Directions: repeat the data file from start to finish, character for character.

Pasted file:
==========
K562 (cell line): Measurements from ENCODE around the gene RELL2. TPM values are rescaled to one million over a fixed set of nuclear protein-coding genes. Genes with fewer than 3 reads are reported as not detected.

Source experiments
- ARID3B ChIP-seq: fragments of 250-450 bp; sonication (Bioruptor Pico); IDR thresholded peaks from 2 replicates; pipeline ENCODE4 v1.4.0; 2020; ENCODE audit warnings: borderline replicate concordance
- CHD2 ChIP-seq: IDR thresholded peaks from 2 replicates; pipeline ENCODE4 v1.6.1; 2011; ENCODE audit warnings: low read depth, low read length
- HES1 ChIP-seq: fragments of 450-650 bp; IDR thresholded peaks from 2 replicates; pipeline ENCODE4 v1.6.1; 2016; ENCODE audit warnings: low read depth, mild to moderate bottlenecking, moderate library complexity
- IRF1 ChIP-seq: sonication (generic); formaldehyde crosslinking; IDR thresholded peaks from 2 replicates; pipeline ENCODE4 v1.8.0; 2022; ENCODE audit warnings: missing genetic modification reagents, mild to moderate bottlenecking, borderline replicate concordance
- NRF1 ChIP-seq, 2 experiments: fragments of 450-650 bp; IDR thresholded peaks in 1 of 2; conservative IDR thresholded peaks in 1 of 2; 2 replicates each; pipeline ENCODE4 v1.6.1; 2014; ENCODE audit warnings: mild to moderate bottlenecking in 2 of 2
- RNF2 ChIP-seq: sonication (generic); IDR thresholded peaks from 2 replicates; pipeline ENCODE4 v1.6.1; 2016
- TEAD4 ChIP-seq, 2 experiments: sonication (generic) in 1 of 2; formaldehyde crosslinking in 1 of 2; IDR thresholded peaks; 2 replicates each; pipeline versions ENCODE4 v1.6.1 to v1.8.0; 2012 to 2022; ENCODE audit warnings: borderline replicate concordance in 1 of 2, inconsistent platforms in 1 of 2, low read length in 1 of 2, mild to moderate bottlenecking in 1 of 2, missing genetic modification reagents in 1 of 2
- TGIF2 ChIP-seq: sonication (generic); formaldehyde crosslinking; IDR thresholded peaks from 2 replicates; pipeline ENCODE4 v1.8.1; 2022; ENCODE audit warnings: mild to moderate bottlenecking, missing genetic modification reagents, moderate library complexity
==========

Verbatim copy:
K562 (cell line): Measurements from ENCODE around the gene RELL2. TPM values are rescaled to one million over a fixed set of nuclear protein-coding genes. Genes with fewer than 3 reads are reported as not detected.

Source experiments
- ARID3B ChIP-seq: fragments of 250-450 bp; sonication (Bioruptor Pico); IDR thresholded peaks from 2 replicates; pipeline ENCODE4 v1.4.0; 2020; ENCODE audit warnings: borderline replicate concordance
- CHD2 ChIP-seq: IDR thresholded peaks from 2 replicates; pipeline ENCODE4 v1.6.1; 2011; ENCODE audit warnings: low read depth, low read length
- HES1 ChIP-seq: fragments of 450-650 bp; IDR thresholded peaks from 2 replicates; pipeline ENCODE4 v1.6.1; 2016; ENCODE audit warnings: low read depth, mild to moderate bottlenecking, moderate library complexity
- IRF1 ChIP-seq: sonication (generic); formaldehyde crosslinking; IDR thresholded peaks from 2 replicates; pipeline ENCODE4 v1.8.0; 2022; ENCODE audit warnings: missing genetic modification reagents, mild to moderate bottlenecking, borderline replicate concordance
- NRF1 ChIP-seq, 2 experiments: fragments of 450-650 bp; IDR thresholded peaks in 1 of 2; conservative IDR thresholded peaks in 1 of 2; 2 replicates each; pipeline ENCODE4 v1.6.1; 2014; ENCODE audit warnings: mild to moderate bottlenecking in 2 of 2
- RNF2 ChIP-seq: sonication (generic); IDR thresholded peaks from 2 replicates; pipeline ENCODE4 v1.6.1; 2016
- TEAD4 ChIP-seq, 2 experiments: sonication (generic) in 1 of 2; formaldehyde crosslinking in 1 of 2; IDR thresholded peaks; 2 replicates each; pipeline versions ENCODE4 v1.6.1 to v1.8.0; 2012 to 2022; ENCODE audit warnings: borderline replicate concordance in 1 of 2, inconsistent platforms in 1 of 2, low read length in 1 of 2, mild to moderate bottlenecking in 1 of 2, missing genetic modification reagents in 1 of 2
- TGIF2 ChIP-seq: sonication (generic); formaldehyde crosslinking; IDR thresholded peaks from 2 replicates; pipeline ENCODE4 v1.8.1; 2022; ENCODE audit warnings: mild to moderate bottlenecking, missing genetic modification reagents, moderate library complexity